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How To Decide If You’re An Introvert Or Extrovert With A Lemon

How To Decide If You’re An Introvert Or Extrovert With A Lemon

At some point in your adult life you may have been asked the question: Are you an introvert or an extrovert? You may have answered immediately based on your past experience or habits. Or you’d ask someone how they view you. Or you’d take a personality quiz to get the answer. What if I tod you that a lemon and your reaction to lemon juice can be a good indicator as to whether you are an introvert or extrovert?

A Test To Try At Home To Determine If You’re An Introvert Or Extrovert:

What you will need:

  • A lemon or concentrated lemon juice
  • Cotton swab/Q-tip with a short piece of thread tied exactly in the middle of it

The Lemon Experiment:

  • Place one end of the cotton swab on your tongue and hold for 20 seconds.
  • Next, put five drops of lemon juice onto your tongue and swallow the lemon juice. (Do not swallow the cotton swab!)
  • Next, take the cotton swab out of your mouth and place the other end (the dry end) on your tongue and hold for 20 seconds.

How to examine the results:

The results are analyzed by determining whether or not the cotton swab hangs horizontally or if the end that you used after swallowing the lemon juice hangs lower because it is heavier.

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If the cotton swab hangs heavier on the side which was exposed to the lemon juice this suggest you are an introvert. Why? The lemon juice caused you to produce more saliva, which on a physiological level is a signal that you’re an introvert.

If the cotton swab hangs horizontally, this likely suggests you did not have a strong reaction to the lemon juice and in most likely of cases, you’re an extrovert.

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The Scientific Reasoning

In the 1960s Hans Eysenck, a pioneer of personality psychology wanted to test “cortical arousal” – the theory of extroverts and introverts. Eysenck asserted that aspects of one’s personality has physiological indicators which would determine if you were an introvert or an extrovert.

Eysenck found those with higher baseline cortical arousal, meaning, they react strongly to stimulation, tended to be introverts. Introverts tend to feel things more intensely, which might be the reason they tend to shy away from particular situations filled with strong stimulation.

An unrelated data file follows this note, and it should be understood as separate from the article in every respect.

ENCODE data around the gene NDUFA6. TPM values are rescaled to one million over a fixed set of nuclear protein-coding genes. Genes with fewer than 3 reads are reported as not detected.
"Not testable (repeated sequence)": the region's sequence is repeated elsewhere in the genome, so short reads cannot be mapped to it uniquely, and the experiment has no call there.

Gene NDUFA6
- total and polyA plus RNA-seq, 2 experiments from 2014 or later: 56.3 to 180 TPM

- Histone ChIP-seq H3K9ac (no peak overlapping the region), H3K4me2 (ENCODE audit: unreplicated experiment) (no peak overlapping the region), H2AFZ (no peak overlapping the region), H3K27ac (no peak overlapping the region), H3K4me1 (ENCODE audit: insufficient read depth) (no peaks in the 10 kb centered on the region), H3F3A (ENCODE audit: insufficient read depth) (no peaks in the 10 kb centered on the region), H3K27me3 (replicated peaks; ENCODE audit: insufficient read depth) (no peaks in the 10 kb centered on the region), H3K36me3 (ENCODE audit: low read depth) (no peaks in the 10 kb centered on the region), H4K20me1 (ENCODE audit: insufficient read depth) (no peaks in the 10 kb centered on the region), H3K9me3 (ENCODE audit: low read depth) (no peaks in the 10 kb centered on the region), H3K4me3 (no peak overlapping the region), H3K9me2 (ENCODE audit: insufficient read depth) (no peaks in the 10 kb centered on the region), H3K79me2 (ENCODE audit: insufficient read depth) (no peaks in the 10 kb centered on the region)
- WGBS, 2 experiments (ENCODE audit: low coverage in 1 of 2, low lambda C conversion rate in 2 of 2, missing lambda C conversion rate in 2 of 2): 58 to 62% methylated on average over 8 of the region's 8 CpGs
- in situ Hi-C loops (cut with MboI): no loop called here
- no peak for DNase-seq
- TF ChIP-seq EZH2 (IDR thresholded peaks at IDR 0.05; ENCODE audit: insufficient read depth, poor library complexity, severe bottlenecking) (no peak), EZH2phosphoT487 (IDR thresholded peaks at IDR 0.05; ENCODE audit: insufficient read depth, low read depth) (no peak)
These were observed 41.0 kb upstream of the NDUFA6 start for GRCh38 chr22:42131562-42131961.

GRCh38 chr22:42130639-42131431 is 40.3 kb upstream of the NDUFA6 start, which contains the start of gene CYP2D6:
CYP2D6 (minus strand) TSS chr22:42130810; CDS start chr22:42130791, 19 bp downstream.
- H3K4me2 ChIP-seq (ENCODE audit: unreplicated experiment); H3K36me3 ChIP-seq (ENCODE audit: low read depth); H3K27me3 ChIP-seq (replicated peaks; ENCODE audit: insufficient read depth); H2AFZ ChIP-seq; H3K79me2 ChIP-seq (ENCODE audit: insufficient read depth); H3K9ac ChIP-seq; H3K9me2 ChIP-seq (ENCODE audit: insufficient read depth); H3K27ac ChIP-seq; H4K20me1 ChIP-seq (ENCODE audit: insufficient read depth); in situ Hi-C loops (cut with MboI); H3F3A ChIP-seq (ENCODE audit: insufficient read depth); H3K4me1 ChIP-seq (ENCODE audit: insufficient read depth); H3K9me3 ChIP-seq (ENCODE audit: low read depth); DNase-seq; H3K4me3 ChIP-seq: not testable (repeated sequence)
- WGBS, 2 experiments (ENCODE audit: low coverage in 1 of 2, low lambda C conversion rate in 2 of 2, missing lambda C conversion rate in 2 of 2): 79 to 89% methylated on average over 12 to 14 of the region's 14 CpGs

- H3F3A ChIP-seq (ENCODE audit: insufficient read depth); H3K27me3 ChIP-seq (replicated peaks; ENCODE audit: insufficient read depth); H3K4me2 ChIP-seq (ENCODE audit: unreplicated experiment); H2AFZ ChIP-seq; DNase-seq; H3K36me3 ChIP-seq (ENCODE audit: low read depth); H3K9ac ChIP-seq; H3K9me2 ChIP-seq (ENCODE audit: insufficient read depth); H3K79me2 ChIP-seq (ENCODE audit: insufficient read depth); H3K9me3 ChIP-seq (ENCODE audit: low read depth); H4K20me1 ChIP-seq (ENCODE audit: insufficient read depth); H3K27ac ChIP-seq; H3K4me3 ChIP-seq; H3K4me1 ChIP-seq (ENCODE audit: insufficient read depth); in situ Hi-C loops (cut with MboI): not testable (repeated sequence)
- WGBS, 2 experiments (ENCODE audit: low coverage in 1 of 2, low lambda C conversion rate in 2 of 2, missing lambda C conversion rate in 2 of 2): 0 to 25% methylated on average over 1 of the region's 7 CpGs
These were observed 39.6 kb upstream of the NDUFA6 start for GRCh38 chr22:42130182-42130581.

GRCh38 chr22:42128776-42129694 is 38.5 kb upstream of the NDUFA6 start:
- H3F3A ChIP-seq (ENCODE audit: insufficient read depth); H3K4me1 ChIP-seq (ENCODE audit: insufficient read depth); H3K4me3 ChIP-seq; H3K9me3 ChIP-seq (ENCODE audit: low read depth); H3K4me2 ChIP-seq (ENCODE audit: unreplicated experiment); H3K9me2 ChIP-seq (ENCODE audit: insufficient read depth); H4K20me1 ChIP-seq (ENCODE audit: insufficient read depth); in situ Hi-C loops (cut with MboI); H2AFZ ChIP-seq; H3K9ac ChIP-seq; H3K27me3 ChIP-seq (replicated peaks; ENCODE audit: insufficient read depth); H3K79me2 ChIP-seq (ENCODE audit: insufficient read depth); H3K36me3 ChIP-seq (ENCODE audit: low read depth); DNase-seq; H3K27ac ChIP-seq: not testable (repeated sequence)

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However, Eysenck’s study isn’t always true. The study is interesting in the mere fact that it allows the test subject to analyze their biological responses to strong stimuli – for example, citric acid!

If you find it too troublesome…

If you find this too troublesome while you still want to know if you’re an introvert or extrovert, check out this personality quiz which will only take you around 10 minutes.

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Featured photo credit: The Lemon Taster- Riley I/Lara Kerby Spencer via flickr.com

More by this author

Tara Massan

Founder of Be Moved, Life Coach and Writer.

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The Gentle Art of Saying No

The Gentle Art of Saying No

No!

It’s a simple fact that you can never be productive if you take on too many commitments — you simply spread yourself too thin and will not be able to get anything done, at least not well or on time.

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But requests for your time are coming in all the time — through phone, email, IM or in person. To stay productive, and minimize stress, you have to learn the Gentle Art of Saying No — an art that many people have problems with.

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What’s so hard about saying no? Well, to start with, it can hurt, anger or disappoint the person you’re saying “no” to, and that’s not usually a fun task. Second, if you hope to work with that person in the future, you’ll want to continue to have a good relationship with that person, and saying “no” in the wrong way can jeopardize that.